Swanson Technologies

Autotools and bash-completion scripts

Whenever a command-line utility has a lot of options, it's helpful to have automatic command-line tab-completion support for those in the shell. I recently tried adding this support to the libbitcoin-explorer project, but found that the whole process is rather arcane and undocumented. This guide will hopefully shed some light on things, at least for your typical autotools-based open-source project.

The first task is to actually write the bash completion script. Fortunately, there is already a nice guide for how to do this:

Source location

Once you have your script, the first question is where to put it in the source tree. While there isn't any documentation on this, the best place seems to be somewhere inside the data directory. This is the standard location for ancillary support files like icons, stylesheets, desktop entries, and such, so a command-line completion script fits right in.


Now that the file exists, the next step is to integrate it with the build system so make install actually puts it somewhere on the user's sytem. The problem is, that "somewhere" is different from one distro to the next, and some distros don't even have bash. There is no solution that makes everyone happy, so the best compromise is to let the user control this via the configure script.

Autoconf options come in two standard flavors. "With" options control integration with external software, like optional libraries. If a program can use libfoo to provide enhanced features, the user should be able to configure that with options like --with-libfoo or --without-libfoo. "Enable" options, on the other hand, turn optional parts of the program on or off at compile time. Options like --enable-utilites or --disable-utilites, for example, might determine whether or not some optional utilites are built.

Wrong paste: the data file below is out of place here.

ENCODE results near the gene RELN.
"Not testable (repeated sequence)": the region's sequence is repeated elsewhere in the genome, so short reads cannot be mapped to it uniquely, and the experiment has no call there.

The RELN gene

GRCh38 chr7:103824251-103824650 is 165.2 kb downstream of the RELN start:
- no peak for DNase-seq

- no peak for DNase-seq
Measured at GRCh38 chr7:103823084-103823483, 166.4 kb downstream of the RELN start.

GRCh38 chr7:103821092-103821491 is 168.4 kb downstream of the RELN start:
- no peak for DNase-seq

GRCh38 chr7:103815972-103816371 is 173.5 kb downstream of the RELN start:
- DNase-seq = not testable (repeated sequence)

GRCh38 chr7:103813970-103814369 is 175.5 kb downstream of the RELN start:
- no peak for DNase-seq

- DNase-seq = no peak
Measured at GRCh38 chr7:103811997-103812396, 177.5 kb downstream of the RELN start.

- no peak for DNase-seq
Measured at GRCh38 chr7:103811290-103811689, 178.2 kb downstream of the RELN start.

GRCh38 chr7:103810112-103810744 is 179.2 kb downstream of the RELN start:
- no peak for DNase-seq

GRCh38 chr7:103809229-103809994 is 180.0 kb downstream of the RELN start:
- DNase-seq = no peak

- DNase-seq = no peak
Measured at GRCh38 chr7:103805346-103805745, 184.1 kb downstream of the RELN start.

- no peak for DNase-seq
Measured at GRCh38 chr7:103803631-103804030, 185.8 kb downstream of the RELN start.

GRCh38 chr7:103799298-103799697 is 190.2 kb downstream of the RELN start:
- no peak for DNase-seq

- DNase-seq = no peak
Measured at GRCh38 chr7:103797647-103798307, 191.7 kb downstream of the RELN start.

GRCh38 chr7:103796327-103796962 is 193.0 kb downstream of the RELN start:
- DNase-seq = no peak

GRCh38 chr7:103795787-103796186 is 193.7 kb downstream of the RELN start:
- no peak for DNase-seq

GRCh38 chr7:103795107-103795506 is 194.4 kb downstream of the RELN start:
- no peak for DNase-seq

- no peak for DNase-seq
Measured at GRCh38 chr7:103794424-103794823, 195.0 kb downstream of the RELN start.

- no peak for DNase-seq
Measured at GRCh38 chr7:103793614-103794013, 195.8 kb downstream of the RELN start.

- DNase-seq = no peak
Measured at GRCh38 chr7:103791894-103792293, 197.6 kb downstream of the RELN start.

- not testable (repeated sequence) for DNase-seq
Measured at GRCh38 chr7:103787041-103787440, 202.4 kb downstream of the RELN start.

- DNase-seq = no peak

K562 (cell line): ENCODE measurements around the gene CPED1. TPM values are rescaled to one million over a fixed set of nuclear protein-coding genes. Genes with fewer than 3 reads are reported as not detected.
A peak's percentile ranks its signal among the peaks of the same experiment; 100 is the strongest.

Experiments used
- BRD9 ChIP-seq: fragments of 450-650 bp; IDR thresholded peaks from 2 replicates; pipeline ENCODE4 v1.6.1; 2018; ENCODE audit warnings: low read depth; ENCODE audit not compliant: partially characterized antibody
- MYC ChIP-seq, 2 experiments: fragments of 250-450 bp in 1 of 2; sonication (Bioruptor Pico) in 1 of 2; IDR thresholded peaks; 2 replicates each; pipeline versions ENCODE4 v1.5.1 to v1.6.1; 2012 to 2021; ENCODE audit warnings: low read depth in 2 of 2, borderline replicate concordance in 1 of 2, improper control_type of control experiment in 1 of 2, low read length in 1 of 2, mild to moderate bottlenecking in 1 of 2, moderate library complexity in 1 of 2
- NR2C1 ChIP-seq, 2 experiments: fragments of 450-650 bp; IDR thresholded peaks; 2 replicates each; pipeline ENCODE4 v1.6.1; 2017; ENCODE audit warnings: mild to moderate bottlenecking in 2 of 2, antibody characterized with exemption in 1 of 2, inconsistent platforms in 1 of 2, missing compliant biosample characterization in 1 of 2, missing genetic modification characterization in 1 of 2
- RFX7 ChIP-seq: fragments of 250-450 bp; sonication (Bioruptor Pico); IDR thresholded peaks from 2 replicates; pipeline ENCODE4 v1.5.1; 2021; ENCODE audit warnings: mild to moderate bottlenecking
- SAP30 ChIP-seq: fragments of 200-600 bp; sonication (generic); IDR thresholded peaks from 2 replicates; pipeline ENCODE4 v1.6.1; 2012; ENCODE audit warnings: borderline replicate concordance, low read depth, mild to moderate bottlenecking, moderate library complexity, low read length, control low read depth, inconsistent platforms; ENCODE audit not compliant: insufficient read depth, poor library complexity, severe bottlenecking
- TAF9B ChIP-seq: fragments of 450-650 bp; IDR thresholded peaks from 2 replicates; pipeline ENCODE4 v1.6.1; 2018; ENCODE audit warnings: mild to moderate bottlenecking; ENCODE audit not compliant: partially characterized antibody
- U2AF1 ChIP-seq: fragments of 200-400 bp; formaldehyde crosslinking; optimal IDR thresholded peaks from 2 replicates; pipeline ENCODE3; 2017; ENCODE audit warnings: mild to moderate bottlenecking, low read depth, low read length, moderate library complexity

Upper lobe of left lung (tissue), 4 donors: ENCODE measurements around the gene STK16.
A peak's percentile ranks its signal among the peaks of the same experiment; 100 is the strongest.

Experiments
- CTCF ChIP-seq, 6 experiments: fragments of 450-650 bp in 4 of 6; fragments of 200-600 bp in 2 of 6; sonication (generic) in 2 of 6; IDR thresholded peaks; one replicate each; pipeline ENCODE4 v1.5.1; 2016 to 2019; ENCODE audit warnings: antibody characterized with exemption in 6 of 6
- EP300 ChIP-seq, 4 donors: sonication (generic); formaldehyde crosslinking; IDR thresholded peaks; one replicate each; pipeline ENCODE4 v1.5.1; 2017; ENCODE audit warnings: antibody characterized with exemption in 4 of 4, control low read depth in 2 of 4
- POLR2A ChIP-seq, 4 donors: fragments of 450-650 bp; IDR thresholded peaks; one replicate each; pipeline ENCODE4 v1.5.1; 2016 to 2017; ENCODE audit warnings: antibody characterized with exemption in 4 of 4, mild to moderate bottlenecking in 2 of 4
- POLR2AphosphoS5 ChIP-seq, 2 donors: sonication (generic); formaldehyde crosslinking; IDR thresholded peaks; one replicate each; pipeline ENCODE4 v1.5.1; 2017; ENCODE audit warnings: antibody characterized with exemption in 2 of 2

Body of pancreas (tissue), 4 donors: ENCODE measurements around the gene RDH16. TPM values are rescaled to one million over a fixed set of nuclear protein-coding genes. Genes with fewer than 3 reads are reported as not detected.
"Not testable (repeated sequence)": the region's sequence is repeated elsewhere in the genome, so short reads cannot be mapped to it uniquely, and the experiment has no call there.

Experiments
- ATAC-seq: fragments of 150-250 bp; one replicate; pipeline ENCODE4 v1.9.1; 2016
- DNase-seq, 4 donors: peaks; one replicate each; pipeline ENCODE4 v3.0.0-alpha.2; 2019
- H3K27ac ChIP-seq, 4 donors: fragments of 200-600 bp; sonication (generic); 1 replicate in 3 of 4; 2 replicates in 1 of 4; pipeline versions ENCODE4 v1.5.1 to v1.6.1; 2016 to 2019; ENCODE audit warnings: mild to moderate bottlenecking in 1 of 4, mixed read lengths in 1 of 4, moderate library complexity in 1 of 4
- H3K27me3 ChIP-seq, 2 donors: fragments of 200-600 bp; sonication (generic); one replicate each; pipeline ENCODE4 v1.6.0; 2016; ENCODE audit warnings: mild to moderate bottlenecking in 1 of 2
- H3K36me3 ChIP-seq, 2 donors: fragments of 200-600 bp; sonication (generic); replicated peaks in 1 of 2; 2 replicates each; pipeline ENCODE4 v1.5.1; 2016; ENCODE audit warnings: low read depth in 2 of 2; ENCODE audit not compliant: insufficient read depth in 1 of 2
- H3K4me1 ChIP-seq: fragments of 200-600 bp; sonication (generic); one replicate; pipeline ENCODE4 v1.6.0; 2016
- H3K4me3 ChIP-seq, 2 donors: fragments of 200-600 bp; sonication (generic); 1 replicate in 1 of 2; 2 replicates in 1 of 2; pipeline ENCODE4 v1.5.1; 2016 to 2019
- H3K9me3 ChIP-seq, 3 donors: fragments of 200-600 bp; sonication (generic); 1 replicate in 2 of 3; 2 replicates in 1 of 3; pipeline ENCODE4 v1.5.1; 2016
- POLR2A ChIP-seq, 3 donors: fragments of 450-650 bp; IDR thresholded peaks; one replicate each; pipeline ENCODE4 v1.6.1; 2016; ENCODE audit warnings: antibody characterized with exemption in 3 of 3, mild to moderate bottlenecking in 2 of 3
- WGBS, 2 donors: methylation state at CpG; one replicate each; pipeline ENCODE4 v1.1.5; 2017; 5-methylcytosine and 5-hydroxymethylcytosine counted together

Since bash is an external program, we definitely want a "with" option. I've seen a few packages that provide an --enable-bash-completion option, but this is a mistake! The correct, semi-standard configure option seems to be --with-bash-completion-dir. To add this flag to the configure script, put the following lines in configure.ac:

        [Install the bash auto-completion script in this directory. @<:@default=yes@:>@]),

Once this block of code runs, a variable called with_bash_completion_dir will exist with one of three possible values:

Now that this option exists, the configure script needs to do something with it. The first step is turn a "yes" answer into a default location:

if test "x$with_bash_completion_dir" = "xyes"; then
    PKG_CHECK_MODULES([BASH_COMPLETION], [bash-completion >= 2.0],
        [BASH_COMPLETION_DIR="`pkg-config --variable=completionsdir bash-completion`"],

This code snippet uses the bash-completion package to determine the default install location if that package happens to be available. Otherwise, the snippet uses $datadir/bash-completion/completions, which is a reasonable default location for many modern distros.

The only thing left for the configure script to do is to pass these options to the makefile:

AM_CONDITIONAL([ENABLE_BASH_COMPLETION],[test "x$with_bash_completion_dir" != "xno"])


Compared to the configure script, the makefile is easy:

bashcompletiondir = $(BASH_COMPLETION_DIR)
dist_bashcompletion_DATA = data/your-script

This code snippet goes in your top-level Makefile.am. If you are still using old-fashioned recursive make, you could also put it in your data/Makefile.am sub-file. In either case, be sure to change data/your-script to the correct relative path for your bash completion script.